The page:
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Voice of the people

Articles and letters may be edited for purposes of clarity, space and should carry the writer’s address, CNIC and phone numbers. Postal address: Daily Pakistan Observer, Ali Akbar House Markaz G-8, Islamabad, Pakistan. Email: editorial@pakobserver.net

Dollar on
the rise

Pakistani currency is under severe pressure currently as US dollar surged to historic Rs 143.50 in the open market on Saturday. The Exchange Companies Association of Pakistan (ECAP) reported that the rupee lost another Rs1.20 against the US dollar and closed at a new record low of Rs143.50 in the open market. However, there is speculation in the market that the rupee will settle at around Rs145 by the time Pakistan strikes a loan agreement with the IMF.
In 2018, the dollar appreciated 27% against the rupee, witnessing two of its biggest ever single day jumps in the short span of one-and-a-half months. It was one of the most volatile years in terms of exchange rate uncertainty. Presently, Pakistan is negotiating a loan package with the IMF but it hasn’t been finalised yet. Experts say the IMF would set difficult economic reform targets for Pakistan including a free-float exchange rate, which may result in further depreciation of the rupee.

Sufferings in Tharparkar

For once if we observe that we live in a desolate place where people are, but plausible deaf, dumb and blind. We cry for help and go unheard by them. Imagine we live in a territory where sizzling voice of air has been stopped since decades, nocturnal animals have been impeded their hooting gesture. Imagine a place where hearth is not ready to give fire and wells are without water and people are facing scarcity of water. These places can be imagined in Pakistan where people face these calamities and destruction inevitably.
A prominent district of Sindh, Tharparkar, has been rotting in the stem of hell. Without ambiguity, there are colossal problems but a few infamous I would like to highlight such as underage children marriage dilemma, poor education, honour killing, religious dilemma, famine and malnutrition. A few days ago, two videos went viral on Pakistan’s social media. It was shown that two underage girls named Reena and Raveena who were Hindu and converted to Islam and both were married to two men. It is time that such actions must be stopped, otherwise our enemy – India – would exploit the situation and tarnish the soft image of our motherland.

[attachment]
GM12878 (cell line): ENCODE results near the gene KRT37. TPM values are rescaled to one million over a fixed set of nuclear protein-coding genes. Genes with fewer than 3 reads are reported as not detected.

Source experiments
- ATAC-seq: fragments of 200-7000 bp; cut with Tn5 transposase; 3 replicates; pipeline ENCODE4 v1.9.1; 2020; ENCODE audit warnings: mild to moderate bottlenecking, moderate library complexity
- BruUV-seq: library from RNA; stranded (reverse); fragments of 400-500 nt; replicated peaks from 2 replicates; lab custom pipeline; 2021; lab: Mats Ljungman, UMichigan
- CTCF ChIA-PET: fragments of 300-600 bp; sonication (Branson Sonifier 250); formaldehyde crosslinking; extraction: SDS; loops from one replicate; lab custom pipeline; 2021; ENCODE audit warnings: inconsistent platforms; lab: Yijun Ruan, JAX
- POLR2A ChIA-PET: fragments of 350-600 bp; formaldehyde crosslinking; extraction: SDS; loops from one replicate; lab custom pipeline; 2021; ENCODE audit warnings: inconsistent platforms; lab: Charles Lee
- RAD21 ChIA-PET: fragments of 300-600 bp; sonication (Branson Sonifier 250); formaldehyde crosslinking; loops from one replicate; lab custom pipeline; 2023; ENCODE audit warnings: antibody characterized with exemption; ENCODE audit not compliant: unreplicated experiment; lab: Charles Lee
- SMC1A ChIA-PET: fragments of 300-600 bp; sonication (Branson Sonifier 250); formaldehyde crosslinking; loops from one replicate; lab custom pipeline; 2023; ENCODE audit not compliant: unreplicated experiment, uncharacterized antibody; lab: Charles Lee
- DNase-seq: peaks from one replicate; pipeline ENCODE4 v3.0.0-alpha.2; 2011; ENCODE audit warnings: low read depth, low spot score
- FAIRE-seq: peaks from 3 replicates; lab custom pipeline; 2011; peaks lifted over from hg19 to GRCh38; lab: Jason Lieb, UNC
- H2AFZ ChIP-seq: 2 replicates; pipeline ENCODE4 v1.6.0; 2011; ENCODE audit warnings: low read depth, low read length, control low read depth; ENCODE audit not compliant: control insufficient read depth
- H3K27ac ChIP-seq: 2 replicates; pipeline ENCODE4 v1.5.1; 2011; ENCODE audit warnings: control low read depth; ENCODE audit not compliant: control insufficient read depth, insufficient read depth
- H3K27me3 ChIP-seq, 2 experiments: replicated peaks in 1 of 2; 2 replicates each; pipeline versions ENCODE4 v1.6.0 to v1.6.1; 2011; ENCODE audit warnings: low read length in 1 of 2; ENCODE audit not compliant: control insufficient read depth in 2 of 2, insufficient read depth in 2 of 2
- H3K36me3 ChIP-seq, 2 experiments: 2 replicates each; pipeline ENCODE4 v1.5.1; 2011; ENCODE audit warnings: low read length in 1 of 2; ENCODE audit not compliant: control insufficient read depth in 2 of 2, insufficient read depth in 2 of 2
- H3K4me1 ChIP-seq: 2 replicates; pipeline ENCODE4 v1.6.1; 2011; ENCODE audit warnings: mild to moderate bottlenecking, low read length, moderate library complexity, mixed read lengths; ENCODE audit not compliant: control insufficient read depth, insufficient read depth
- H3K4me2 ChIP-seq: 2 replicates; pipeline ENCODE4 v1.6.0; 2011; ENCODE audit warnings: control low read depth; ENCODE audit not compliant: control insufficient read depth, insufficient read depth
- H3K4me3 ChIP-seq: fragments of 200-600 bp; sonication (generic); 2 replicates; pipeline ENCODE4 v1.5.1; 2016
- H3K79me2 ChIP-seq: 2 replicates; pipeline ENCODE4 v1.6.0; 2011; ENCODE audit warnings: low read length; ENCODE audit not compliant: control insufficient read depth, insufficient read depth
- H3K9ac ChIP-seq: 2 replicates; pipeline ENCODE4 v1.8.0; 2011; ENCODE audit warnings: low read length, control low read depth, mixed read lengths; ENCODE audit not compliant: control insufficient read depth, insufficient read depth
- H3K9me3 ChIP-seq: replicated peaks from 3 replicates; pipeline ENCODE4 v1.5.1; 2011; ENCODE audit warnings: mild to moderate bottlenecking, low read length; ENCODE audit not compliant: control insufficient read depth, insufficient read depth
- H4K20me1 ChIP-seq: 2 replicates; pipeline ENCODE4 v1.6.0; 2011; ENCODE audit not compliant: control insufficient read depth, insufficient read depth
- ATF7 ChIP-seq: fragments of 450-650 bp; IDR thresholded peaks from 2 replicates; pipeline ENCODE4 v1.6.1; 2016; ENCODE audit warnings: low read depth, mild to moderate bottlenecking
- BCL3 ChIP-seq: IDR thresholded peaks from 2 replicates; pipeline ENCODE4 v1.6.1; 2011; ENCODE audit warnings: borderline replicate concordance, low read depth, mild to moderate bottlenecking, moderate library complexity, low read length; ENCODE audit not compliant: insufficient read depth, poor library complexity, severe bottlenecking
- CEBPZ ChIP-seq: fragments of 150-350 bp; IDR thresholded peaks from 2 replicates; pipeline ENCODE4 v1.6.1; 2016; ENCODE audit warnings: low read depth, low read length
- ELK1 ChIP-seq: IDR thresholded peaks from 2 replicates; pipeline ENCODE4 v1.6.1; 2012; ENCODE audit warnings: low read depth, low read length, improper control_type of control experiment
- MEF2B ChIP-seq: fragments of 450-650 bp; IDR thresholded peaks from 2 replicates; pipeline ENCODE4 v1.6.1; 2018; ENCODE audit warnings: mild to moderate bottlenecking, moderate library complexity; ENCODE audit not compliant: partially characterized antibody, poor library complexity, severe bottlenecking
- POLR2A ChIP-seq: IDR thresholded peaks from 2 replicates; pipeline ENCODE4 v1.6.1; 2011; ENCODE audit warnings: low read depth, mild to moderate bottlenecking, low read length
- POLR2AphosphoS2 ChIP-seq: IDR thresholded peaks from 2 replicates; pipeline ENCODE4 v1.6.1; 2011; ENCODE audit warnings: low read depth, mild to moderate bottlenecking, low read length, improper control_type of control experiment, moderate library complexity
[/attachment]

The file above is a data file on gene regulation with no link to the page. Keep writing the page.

Social media & education

By tracing the history of Social media back, it can be argued that the face of social media in this juncture is quite different from what was deemed to be social media in the days of yore. It is vibrant for all and sundry nowadays but it was not like that around a decade back. Users could create their profiles and could also invite people as their friends.
This way of communication was lasted till 2001 was fallen. The social media has been entered the educational institutions for donkey’s years. But they are now backing the education nights and days by all accounts. Cheap packages have long-drawn-out the ground of its users throughout the world. Students, round the clock, use them to convey their academic activities towards their colleagues. Also, they make groups to discuss thereupon their activities. Whatever is concerned with their education, they forward as well as receive in a brisk manner at best.
The biggest social media plays in education is of “time saving”. It simply saves students’ time, decreases their expenses, and reduces their distance in the bargain. Not only the information concerning their class activities students share, but also the books, slides, assignments and notes they can share with one another.
But, the studies done on social media have derided the academic performances of students. In the eyes of those studies, students consume a lot of their time on using all these tools of communication but the use of these tools slightly declines their academic achievements and performances in the bargain.

Assist Mumbai

The big cities anywhere in the world often come in the news report, thereby becoming the talk of the town. Take Mumbai – India’s big financial hub – for example! The recent bridge collapse in Mumbai had got the attention of everyone. As a person who has worked in Mumbai and Thane, I know a lot about how Mumbai and its lifeline work on a daily basis. Mumbai has been crying for attention on various fronts for longer time than thought.
Mumbai’s beauty has been constantly eroded despite its endurance and great energy. Remarkably enough, my 1998 college trip from Tuticorin to Mumbai is always memorable. And we the college students had visited so many interesting places in Mumbai. I still love and admire Mumbai to the effect that I have long been keeping the English newspapers like THE TIMES OF INDIA, THE ASIAN AGE that I bought then, in my house in Tuticorin in Tamil Nadu. Even during the course of our 1998 trip, I was as a student able to observe the crumbling infrastructure and overcrowding in Mumbai, so there!
More interestingly, Mumbai’s beauty, culture, cosmopolitan style, energy and resources are always commanding and appreciable at the same time. To begin with, good sense is important in the direction of revamp on all the fronts in Mumbai. Above all, greater efforts with strong strategies, sincerity of the executive and technological advances should be used properly and literally by the book to make Mumbai City much stronger and far more beautiful.
Maharashtra, India